The Adventures of Huckleberry Finn: A moral memoir

2/10/04
Period 1

A child, when first born into this world, is totally objective and
oblivious to all. A clean blank slab of a blackboard portrays his/her
brain thus far. As time goes on, input is inscribed upon this
“blackboard”. From there conclusions are drawn, inferences are made, and
right and wrong are being defined. Society has everything to do with the
course of this. The main character of Mark Twain’s Adventures of
Huckleberry Finn, Huck, undergoes a total moral transformation upon having
to make life defining decisions throughout his journey for a new life; from
a simple boy living amongst society to a mature human who can think for
himself about the rights and wrongs of humanity. Twain is trying to show
the audience that society has the majority of influence upon the
individual, and will cause the person to conform to the norms of that
society. Huck Finn is a great example of a disciple of society who learns
to think individually and back to the fundamentals of mankind.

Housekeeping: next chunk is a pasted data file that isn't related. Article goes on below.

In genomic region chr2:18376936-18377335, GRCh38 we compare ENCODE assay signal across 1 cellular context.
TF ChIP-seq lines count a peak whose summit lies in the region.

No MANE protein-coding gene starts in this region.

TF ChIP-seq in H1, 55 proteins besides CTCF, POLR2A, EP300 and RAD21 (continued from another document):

Huck emerges into the novel with an inferiority complex caused by living a
double standard life: with a drunken and abusive father and with two old
ladies who would like to raise him properly. It is here that Huck is in
absence of any direction. It is at this point where Huck is first seen
without any concept of morality. Preceding the start of the novel, Miss
Watson and the widow have been granted custody of Huck, an uncivilized boy
who possesses no morals. “They talked it over, and they was going to rule
me out, because they said every boy must have a family or something to
kill, or else it wouldn’t be fair and square for the others. Well, nobody
could think of anything to do- everybody was stumped, and set still. I was
most ready to cry; but all at once I thought of a way, and so I offered
them Miss Watson-they could kill her” (17-18). At this moment, Huck is at
the peak of his immorality. A person with morals would not willingly
sacrifice the life of someone else just in order to be part of a gang.

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Huck’s confusion with society, along with his idolism of Tom Sawyer, caused
him to make such a statement. He wants to escape from his abusive father
and overly-strict guardians, thus he turns to the immorality and childish
way to “get away from it all”. Twain here can easily prove his view upon
society in 1 easy step. He shows the proper/former side of society with
Miss Watson and Widow Douglas. Here he presents the case with the views of
society: racist, biased, and ethnocentric. In many instances Twain
sarcastically will ridicule society for its immoral beliefs by exaggerating
them in the book. The word “nigger” may seem like the proper connotation
in accordance to the dialect of the time, but the way they treated
“niggers” and their attitudes toward them should not have been proper in